Theranos scammer Elizabeth Holmes made an “attempt to flee the country” by buying a one-way ticket to Mexico shortly after her conviction last year, according to federal prosecutors.
Prosecutors made the dramatic allegation in a court filing on Thursday, in which they opposed Holmes’ request to remain free on bail while she appeals her conviction and 11-year sentence.
Holmes, 38, was convicted on Jan. 3, 2022 for leading investors to believe her startup Theranos had developed a revolutionary medical testing device. She is scheduled to report to jail on April 27, past the due date of her second pregnancy.
The new filing shows that weeks after her conviction, the government discovered that Holmes had reservations on a flight to Mexico on Jan. 26, 2022, with no apparent return ticket.
When prosecutors contacted one of Holmes’ attorneys, he claimed that she booked the ticket before the jury’s verdict and expected to make the international trip after she was found not guilty.
Former Theranos CEO Elizabeth Holmes arrives in federal court in San Jose, California in October. Prosecutors accuse her of trying to flee the country last January
Former Theranos CEO Elizabeth Holmes, left, walks with her partner Billy Evans
An email from prosecutors to Holmes’ attorney last January reveals that the government found out about her flight reservation to Mexico and found it “concerning”.
“The hope was that the verdict would be different and Ms. Holmes would be able to make this trip to attend a close friend’s wedding in Mexico,” Holmes’ attorney, Lance Wade, told prosecutors in an email attached the court record.
Wade claimed in the email that Holmes forgot to cancel the flight reservation “in the midst of everything that was going on,” but promised her he would do so.
But for prosecutors, the incident was a troubling alleged escape attempt. “It was only after the government raised this unauthorized flight with the defense attorney that the trip was canceled,” the motion argued.
The filing says Holmes’ husband, Billy Evans, left the country on a scheduled flight to Mexico on January 26 and only returned six weeks later from Cape Town, South Africa.
The new government filing also claims that Holmes “continues to show no remorse to its victims,” including the investors whose roughly $900 million investment in Theranos went up in smoke when the company’s deception was exposed.
Holmes’ legal team has not acted on the government’s request, and Wade did not immediately respond to a request for comment from on Friday afternoon.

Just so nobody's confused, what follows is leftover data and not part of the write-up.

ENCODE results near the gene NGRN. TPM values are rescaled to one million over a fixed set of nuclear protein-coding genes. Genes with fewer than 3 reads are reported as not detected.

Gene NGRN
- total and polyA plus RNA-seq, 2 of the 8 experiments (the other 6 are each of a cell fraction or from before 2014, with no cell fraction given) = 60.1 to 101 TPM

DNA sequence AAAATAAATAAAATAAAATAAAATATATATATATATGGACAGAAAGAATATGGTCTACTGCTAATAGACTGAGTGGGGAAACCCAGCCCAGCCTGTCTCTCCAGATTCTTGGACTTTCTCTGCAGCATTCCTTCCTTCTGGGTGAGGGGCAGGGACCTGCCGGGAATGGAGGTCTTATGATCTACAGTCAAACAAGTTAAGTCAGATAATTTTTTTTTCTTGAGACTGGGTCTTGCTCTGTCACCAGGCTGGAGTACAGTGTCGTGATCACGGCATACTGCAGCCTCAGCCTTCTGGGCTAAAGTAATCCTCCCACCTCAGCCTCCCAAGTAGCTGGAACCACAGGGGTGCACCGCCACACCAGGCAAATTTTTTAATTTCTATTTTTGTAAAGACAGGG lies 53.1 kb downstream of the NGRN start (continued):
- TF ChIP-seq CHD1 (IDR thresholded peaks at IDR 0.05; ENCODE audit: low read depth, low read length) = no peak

Holmes’ attorney, Lance Wade, told prosecutors she booked the ticket ahead of the jury’s verdict and expects to make the international trip after she’s found not guilty
Holmes was living in a lavish mansion with her husband, Billy Evans, and their child during the trial. She is expected to give birth to a second child in the coming months
Prosecutors said Holmes’ husband, Billy Evans, left the country on a scheduled flight to Mexico on January 26 and didn’t return until six weeks later
In November, US District Judge Edward Davila sentenced Holmes to 11 years in federal prison and delayed the start of her sentence until April 27 because of her pregnancy.
Holmes, whose first pregnancy delayed her trial, is currently pregnant with her second child and is scheduled to give birth before reporting to prison.
She is appealing the conviction and verdict in the US Circuit Court of Appeals, asking for a new trial and has asked to remain at liberty pending a decision on her appeal.
In the filing, Holmes’ attorneys said: “This was a complex, hard-fought trial spanning several months, with numerous witnesses and hundreds of exhibits, which resulted in a split verdict. The file is teeming with opposition problems.’
Holmes’ filing also alleged that the judge made errors, which included allowing the jury to hear about regulatory action against Theranos and the company voiding all test results on its “Edison” machines
A jury convicted Holmes, who was CEO during the company’s turbulent 15-year history, after seven days of deliberation on three counts of wire fraud and one count of conspiracy to commit fraud.
She was acquitted on four other counts of fraud and conspiracy alleging she also deceived patients who paid for Theranos blood tests.
In November, Judge Davila Holmes recommended serving her sentence in a minimum security detention center in Texas.
The prison camp recommended by the judge is in Bryan, Texas, about 100 miles north of Houston, where Holmes attended high school. It is intended for female inmates and currently houses about 540 inmates.
Federal Bureau of Prisons officials make the final decision on allocating inmates, but often consider the court’s recommendation.